Juanjo Mena Leads BSO in Tchaikovsky's Fourth Symphony,, 10/19-21
Popular guest conductor Juanjo Mena will lead the Baltimore Symphony Orchestra (BSO) Tchaikovsky's Fourth Symphony on Friday, October 19 at 8 p.m. and Sunday, October 21 at 3 p.m. at the Joseph Meyerhoff Symphony Hall, and Saturday, October 20 at 8 p.m. at the Music Center at Strathmore. Acclaimed Italian pianist Benedetto Lupo makes his BSO debut performing Bartók's Piano Concerto No. 3. Also on the program are selections from Dvorák's Slavonic Dances.
Tchaikovsky wrote his famed Fourth Symphony during the most turbulent time of his life. A former composition student of his named Antonina Milyukova had written a letter professing her undying love for the great composer, who saw it as fate that she entered his life. Before receiving her letter, Tchaikovsky had decided that in order to stifle rumors about his homosexuality and to fulfill his dying father's wishes, he should get married, but he was unsure of to whom. He and Milyukova were married in July 1877, after which Tchaikovsky suffered a nervous breakdown and fled to Ukraine, where he began composing the Fourth Symphony. The symphony was eventually finished in 1878 and premiered in Moscow by the Russian Musical Society.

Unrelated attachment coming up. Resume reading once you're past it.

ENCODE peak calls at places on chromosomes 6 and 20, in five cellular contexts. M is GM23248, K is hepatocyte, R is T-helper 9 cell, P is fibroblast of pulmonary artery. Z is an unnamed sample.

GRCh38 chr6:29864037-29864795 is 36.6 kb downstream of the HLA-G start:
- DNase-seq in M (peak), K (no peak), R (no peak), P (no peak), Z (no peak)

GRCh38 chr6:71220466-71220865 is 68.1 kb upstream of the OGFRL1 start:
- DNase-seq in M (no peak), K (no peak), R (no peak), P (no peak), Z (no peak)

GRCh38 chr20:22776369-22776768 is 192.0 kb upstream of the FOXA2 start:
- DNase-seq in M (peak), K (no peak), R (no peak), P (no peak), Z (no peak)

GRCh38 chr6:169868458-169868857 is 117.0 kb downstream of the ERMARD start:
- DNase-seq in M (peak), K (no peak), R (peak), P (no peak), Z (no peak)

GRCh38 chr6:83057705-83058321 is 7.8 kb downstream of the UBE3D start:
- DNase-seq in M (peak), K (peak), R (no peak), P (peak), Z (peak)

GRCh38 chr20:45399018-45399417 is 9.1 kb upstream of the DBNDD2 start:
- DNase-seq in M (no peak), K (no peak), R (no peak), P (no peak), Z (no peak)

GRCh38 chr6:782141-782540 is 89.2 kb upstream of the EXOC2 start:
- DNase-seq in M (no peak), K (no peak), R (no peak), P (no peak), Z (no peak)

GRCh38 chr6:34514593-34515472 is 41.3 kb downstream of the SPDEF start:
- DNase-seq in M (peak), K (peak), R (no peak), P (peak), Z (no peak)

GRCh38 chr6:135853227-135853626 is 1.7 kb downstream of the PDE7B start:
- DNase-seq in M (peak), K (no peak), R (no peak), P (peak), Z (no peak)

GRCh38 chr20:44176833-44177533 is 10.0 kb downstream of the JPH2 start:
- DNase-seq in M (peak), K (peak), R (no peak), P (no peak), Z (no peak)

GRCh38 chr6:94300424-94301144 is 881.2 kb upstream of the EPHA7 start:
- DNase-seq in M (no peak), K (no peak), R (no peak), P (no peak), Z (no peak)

Bartók's Piano Concerto No. 3 was his last composition. He was composing this piece as a gift for his wife Ditta Pasztory-Bartók's 42ndbirthday, when he lost his battle with leukemia on September 26, 1945. The last seventeen measures of the work were completed by Tibor Serly, a friend and pupil of Bartók, who drew from Bartók's notes for the work. Compared to many of Bartók's earlier works, the Third Piano Concerto has a light, airy, almost neoclassical style. The completed work was premiered in Philadelphia on February 8, 1946 under Hungarian conductor Eugene Ormandy with György Sándor as piano soloist. Acclaimed Italian pianist and 1989 Van Cliburn International Piano Competition bronze medal-winner Benedetto Lupo makes his BSO debut with this popular work.
Dvo?ák's Slavonic Dances, originally written for two pianos, were inspired by Brahms' Hungarian Dances. Soon after publication, Dvo?ák was asked by his publisher to orchestrate the dances. The pieces, lively and overtly nationalistic, were well received at the time and today are among the composer's most memorable works, occasionally making appearances in popular culture. The BSO will be performing selections from Dvo?ák's first set, Opus 46.